Wednesday, February 23, 2022
Caitlin Leverson, Math Program
Hegeman 204A 12:00 pm – 1:00 pm EST/GMT5
Knots, which you can think of as a string knotted up with the ends glued together, are simple to define but are challenging to tell the difference between. We will discuss a few interesting invariants, algorithms to associate a number to a knot, which we can use to help differentiate between knots. We will also talk about a related notion of knots, called Legendrian knots, where we add a geometric condition. No previous knowledge of knots will be assumed.

Friday, February 11, 2022
Andrew Harder, Lehigh University
Hegeman 107 12:00 pm – 1:00 pm EST/GMT5
An elliptic Lefschetz fibration is a smooth 4manifold M (possibly with boundary) which admits a map to a surface S (possibly with boundary), and so that all but a finite number of fibers are diffeomorphic to a 2torus, and the rest are homeomorphic to a “pinched” 2torus. The classification of elliptic Lefschetz fibrations can be reduced to a (hard) problem in linear algebra whose solution is known in several cases — for instance, a theorem of Moishezon and Livné says that if S is just the 2sphere then it is known that any elliptic Lefschetz fibration has 12n fibres which are pinched 2tori for some integer n, and that the topology of M is completely determined by n.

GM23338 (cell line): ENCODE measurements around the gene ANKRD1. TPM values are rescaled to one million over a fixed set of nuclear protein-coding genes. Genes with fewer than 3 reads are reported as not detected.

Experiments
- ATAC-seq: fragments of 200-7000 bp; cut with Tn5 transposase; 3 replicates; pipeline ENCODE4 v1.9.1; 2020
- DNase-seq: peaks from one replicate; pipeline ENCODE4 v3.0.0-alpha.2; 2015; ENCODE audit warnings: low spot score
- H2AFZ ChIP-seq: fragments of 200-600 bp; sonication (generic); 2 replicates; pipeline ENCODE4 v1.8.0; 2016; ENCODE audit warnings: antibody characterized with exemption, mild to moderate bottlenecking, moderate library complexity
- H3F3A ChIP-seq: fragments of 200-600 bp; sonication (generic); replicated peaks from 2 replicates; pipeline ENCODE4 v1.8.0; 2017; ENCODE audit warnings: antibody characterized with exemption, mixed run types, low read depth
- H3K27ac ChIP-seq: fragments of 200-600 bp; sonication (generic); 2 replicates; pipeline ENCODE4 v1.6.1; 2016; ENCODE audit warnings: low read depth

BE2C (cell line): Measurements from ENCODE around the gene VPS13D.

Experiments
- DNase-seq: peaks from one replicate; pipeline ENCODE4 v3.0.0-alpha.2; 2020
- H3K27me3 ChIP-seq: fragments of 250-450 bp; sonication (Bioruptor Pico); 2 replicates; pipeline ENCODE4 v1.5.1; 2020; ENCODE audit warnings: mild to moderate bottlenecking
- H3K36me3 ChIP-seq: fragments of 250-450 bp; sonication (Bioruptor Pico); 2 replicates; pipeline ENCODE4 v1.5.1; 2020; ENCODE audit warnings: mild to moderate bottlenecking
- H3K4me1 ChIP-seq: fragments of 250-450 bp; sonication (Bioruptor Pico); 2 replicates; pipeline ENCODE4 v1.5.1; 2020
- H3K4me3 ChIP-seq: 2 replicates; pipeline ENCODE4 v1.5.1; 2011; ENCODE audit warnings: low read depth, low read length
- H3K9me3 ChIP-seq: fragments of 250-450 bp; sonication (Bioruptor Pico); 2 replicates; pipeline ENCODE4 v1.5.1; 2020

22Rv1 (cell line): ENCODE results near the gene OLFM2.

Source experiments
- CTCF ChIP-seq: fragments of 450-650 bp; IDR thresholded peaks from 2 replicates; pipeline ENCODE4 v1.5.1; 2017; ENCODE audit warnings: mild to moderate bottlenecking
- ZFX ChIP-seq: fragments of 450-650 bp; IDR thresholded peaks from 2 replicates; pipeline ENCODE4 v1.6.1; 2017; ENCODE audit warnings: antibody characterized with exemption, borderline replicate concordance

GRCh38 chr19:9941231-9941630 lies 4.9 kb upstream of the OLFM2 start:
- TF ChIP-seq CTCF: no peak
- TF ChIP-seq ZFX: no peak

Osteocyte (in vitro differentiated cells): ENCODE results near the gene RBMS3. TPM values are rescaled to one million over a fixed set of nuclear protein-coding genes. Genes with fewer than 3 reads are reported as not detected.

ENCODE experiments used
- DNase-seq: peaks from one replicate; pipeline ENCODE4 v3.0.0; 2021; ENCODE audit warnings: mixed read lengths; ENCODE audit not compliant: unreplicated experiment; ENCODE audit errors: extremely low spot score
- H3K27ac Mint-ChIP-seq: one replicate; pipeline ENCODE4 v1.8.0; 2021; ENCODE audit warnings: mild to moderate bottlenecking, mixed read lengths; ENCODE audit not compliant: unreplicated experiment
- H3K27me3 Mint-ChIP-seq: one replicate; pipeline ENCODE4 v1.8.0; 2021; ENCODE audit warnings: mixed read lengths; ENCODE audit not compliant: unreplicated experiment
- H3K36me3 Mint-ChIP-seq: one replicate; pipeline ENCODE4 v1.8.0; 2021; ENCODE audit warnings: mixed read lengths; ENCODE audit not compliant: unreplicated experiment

Surprisingly, the situation where S is a 2dimensional disc, despite being well studied, is not completely understood. In this talk, I will discuss an answer to this problem under certain conditions on the boundary of M and on the number of fibres which are singular. We reduce this problem to a question about linear algebraic objects called pseudolattices and apply a theorem of Kuznetsov to give a concrete description of a class of elliptic Lefschetz fibrations. Finally I will discuss my motivation for considering this problem and how this classification theorem reflects the numerical classification of weak del Pezzo surfaces in algebraic geometry. This is based on joint work with Alan Thompson.